Willman wrote that in the early years, when the population was small, it was a day for a special fest, with toasting and singing and reading of the Declaration of Indendence. The population of the Ontonagon County in 1850 was 389, Wilman wrote; within just the next 14 years, it had ballooned to 5,408.

Fourth of July celebrations, wrote Willman, then started at sunrise, with the firing of a cannon, that had been sent in 1855 by the state adjutant general. Parades followed. There was band music, athletic events, sailboat races, patriotic speeches, and always someone read the Declaration of Independence.

Ontonagon’s earlier celebrations were similar to those described by school teacher Henry Hobart in 1863 and 1864, when he was a resident at Clifton, the neighborhood community of the Cliff Mine, on the west branch of the Eagle River, in Keweenaw County.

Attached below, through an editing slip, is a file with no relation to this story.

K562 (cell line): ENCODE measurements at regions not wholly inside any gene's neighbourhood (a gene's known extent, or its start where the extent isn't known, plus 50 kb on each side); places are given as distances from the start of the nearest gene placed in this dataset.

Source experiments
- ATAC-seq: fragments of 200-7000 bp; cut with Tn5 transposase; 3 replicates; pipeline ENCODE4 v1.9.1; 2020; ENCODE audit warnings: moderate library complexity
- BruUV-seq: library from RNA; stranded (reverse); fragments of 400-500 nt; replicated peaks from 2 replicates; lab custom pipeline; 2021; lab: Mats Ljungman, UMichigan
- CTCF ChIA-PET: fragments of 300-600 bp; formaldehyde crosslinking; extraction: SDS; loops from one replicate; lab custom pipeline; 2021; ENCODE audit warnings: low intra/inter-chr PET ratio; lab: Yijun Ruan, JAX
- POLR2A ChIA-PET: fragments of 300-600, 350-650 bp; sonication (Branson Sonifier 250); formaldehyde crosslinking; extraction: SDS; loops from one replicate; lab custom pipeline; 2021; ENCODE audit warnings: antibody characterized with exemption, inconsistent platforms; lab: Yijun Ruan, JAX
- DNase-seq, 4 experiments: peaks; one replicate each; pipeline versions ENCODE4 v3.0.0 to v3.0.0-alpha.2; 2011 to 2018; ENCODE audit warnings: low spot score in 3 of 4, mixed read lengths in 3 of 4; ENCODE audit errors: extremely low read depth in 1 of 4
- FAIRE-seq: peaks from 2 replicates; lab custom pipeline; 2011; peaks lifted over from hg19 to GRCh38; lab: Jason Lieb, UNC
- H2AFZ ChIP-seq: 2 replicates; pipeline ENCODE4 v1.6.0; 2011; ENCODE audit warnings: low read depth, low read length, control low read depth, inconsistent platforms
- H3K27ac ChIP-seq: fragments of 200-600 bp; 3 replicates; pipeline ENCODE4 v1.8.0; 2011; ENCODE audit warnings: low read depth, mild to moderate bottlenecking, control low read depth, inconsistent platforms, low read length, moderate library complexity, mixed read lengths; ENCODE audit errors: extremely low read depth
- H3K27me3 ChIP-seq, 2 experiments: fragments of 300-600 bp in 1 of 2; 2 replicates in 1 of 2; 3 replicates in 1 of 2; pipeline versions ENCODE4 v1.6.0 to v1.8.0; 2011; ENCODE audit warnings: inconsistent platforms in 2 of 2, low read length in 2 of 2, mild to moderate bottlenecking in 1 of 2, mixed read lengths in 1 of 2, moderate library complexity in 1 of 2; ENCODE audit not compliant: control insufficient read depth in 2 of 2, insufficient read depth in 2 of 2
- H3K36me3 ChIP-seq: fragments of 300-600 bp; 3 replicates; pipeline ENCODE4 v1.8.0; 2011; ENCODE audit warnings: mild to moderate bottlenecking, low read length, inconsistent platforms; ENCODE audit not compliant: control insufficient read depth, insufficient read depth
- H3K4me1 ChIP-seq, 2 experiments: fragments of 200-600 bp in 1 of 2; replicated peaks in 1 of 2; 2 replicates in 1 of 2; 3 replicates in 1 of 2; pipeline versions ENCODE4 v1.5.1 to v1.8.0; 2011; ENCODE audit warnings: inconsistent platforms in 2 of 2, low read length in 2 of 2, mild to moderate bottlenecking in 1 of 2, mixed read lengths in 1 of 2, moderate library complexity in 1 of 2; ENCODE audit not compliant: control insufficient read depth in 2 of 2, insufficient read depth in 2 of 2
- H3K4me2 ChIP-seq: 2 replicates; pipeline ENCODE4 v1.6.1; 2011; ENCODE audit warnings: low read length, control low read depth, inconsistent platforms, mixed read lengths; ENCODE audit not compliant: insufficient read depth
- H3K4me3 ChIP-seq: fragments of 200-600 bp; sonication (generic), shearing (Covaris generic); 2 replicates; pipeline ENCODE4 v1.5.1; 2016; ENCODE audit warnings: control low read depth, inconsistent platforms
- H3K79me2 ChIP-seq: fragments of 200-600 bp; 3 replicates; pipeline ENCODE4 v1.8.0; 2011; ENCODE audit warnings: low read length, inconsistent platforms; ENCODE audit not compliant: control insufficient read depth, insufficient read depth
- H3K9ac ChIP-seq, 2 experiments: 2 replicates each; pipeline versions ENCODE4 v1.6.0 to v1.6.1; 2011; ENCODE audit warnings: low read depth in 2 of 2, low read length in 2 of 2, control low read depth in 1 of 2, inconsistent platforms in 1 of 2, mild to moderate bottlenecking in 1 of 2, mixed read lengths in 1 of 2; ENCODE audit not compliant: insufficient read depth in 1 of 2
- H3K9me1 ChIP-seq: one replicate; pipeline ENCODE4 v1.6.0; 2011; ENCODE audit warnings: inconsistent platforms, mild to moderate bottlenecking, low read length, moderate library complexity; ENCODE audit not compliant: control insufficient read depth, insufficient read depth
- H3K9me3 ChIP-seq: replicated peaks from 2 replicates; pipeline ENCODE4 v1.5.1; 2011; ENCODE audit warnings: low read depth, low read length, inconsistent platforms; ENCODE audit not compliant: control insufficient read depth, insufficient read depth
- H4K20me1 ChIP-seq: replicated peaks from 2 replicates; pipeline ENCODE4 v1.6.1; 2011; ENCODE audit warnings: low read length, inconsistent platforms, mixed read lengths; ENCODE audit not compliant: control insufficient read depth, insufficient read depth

Hobart kept a diary during the two years he taught school there, which was later published in book form under the title, “Copper Country Journal: The Diary of Schoolmaster Henry Hobart, 1863-1864,” published by Wayne State University Press, in 1991.

Hobart was a young Vermont native. Although educated, he lacked very little life experience beyond the farming community in which he grew up, so he lacked understanding of the fact that at Clifton, he was surrounded by western European immigrants who did not really grasp Independence Day. While he complained repeatedly about the lack of patriot spirit for the United States by the Cornish, Irish and German immigrants, he was at least able to record that some Clifton residents celebrated the Fourth of July with parades, singing and a reading of the Declaration of Independence.